Elizabeth is a loose biopic of the early years of Queen Elizabeth I. It may be a period piece, but it sure doesn’t feel like one. Thick with intrigue, and even thicker with strong performances, Elizabeth is actually more thrilling than many modern-day “thrillers”.
The film starts when Elizabeth (Cate Blanchett) is merely a princess, and one in considerable danger. The problem, you see, is that she is next in line for the throne…and a Protestant. She constantly awaits an execution order from her half-sister, the dying Queen Mary (Kathy Burke).
Things don’t get any easier when Elizabeth becomes queen herself. The country is in horrible shape, and the political atmosphere is positively deadly. She relies on the advice of the cunning Sir Francis Walsingham (Geoffrey Rush) to avoid the most turbulent encounters: particularly the schemes of the Duke of Norfolk (Christopher Eccleston), who is constantly plotting her overthrow.
The chief concern of many, including another trusted advisor, Sir William Cecil (Richard Attenborough), is that Elizabeth marry and produce an heir. Only then will her reign be secure. But the question remains: whom to marry? Marriage alliances with France and Spain present themselves, but Elizabeth’s heart is with Robert Dudley (Joseph Fiennes), the Earl of Leicester.
Elizabeth is not your typical period piece. In fact, it has a much more Godfather-ian feel than the traditional costume drama. Politics, sex, murder and deceit are everywhere in this film. It’s not just haughty people in strange attire…there’s a tangible sense of danger that permeates the film.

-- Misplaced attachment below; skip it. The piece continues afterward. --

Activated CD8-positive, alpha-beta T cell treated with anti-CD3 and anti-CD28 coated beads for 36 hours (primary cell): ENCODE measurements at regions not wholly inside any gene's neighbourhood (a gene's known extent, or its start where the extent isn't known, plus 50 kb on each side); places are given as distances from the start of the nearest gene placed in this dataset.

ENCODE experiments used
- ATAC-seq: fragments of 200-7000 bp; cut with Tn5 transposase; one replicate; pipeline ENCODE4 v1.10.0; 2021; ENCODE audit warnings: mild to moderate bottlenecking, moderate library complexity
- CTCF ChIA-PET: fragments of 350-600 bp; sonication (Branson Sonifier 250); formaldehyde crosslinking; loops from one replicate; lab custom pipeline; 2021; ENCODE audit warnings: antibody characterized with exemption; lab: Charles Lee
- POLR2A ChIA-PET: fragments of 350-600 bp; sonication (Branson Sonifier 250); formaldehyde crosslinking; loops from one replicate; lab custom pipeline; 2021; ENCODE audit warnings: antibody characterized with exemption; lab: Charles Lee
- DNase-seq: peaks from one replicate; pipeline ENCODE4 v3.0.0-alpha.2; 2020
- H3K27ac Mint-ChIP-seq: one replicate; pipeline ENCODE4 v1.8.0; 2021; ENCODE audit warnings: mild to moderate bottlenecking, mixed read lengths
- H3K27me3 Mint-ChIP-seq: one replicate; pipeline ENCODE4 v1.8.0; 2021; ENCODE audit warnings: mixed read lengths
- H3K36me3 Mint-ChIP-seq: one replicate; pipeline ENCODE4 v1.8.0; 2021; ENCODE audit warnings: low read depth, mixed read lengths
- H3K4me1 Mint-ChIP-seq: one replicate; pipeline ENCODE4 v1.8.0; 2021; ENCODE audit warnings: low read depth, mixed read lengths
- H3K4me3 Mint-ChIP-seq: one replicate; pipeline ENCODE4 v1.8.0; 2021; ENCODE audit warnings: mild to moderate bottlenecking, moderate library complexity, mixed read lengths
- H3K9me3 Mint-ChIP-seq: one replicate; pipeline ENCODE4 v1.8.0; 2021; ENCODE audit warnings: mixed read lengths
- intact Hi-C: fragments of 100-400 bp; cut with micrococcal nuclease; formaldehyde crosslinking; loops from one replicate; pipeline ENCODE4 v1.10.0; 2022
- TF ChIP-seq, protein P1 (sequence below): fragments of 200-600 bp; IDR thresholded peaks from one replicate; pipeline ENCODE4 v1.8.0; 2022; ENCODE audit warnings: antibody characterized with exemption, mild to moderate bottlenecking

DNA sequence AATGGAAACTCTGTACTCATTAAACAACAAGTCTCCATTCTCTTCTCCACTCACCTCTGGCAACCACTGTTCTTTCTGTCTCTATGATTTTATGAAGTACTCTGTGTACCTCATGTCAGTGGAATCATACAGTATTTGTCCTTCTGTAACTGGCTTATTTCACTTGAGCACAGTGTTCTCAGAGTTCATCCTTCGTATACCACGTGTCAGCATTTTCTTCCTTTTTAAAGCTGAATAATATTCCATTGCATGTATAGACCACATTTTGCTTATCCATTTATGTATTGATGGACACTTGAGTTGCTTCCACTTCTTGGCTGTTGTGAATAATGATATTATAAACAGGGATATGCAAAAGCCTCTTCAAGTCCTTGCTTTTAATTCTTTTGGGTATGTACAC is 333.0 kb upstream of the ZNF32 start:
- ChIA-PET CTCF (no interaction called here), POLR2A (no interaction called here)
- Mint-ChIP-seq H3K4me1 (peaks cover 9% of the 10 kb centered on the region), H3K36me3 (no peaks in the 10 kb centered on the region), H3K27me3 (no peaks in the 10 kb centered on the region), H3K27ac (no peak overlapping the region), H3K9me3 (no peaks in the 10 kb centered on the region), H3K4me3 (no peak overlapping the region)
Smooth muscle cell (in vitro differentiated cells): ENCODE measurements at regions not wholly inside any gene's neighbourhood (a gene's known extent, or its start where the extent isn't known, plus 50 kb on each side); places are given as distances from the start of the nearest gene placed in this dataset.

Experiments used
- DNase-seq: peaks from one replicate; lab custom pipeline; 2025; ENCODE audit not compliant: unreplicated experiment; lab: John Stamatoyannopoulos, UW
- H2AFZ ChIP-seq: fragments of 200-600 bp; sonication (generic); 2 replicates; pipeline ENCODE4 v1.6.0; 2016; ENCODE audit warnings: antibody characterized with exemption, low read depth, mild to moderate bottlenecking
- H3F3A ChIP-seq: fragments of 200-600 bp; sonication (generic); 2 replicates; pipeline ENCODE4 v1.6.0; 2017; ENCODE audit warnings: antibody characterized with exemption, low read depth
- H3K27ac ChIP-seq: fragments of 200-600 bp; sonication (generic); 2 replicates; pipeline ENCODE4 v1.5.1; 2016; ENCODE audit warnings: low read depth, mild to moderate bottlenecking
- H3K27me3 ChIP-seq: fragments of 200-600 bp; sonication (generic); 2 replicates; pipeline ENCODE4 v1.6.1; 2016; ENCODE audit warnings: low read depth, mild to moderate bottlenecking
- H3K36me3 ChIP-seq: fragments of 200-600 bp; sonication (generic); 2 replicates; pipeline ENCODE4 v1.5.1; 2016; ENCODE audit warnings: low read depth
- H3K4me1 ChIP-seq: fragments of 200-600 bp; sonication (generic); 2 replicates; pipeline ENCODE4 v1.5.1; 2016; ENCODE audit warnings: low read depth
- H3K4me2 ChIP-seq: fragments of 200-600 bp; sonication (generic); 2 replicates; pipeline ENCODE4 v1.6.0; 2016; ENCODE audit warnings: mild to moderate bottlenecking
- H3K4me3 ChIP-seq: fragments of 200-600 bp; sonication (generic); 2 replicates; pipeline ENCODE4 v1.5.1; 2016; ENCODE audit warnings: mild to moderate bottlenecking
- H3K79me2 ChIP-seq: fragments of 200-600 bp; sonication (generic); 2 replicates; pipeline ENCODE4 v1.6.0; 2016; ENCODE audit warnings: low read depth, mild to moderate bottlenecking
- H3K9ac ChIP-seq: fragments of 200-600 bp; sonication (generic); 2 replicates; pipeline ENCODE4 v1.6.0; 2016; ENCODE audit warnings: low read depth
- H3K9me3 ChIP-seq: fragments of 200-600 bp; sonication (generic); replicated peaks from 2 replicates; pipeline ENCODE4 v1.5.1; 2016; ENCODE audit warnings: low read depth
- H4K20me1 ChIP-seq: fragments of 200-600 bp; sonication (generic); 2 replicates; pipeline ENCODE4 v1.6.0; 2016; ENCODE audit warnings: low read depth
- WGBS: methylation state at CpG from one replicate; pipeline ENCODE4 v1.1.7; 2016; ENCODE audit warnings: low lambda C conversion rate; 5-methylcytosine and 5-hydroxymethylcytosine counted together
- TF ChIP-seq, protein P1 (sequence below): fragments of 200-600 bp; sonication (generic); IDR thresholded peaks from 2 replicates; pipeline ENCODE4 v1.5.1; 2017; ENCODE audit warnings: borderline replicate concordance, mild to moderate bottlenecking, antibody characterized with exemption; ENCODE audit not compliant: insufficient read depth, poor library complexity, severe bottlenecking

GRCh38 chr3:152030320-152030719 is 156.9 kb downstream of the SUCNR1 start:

The film owes much of its success to the stunning performance by Cate Blanchett. She is the heart and soul of the film, and her exciting portrayal of the young queen proves that it is a strong heart and vibrant soul indeed.
That’s not to diminish the contributions of the remainder of the splendid cast. Joseph Fiennes is appealing as the forbidden object of Elizabeth’s desire. Christopher Eccleston triumphs over a rather flat character by imbuing him with a truly sinister side. But the true scene stealer is Geoffrey Rush, whose plots and machinations are a delight as they unfold.
The sets of Elizabeth are truly a marvel. Gigantic and sparsely lit, the shadowy castles, damp corridors and opulent rooms help to establish the film’s moody atmosphere.
Director Shekhar Kapur has created a lush, atmospheric picture, which (though it takes a few liberties with history) paints an captivating picture of the slippery slopes of royalty. Elizabeth is truly a fascinating film to watch.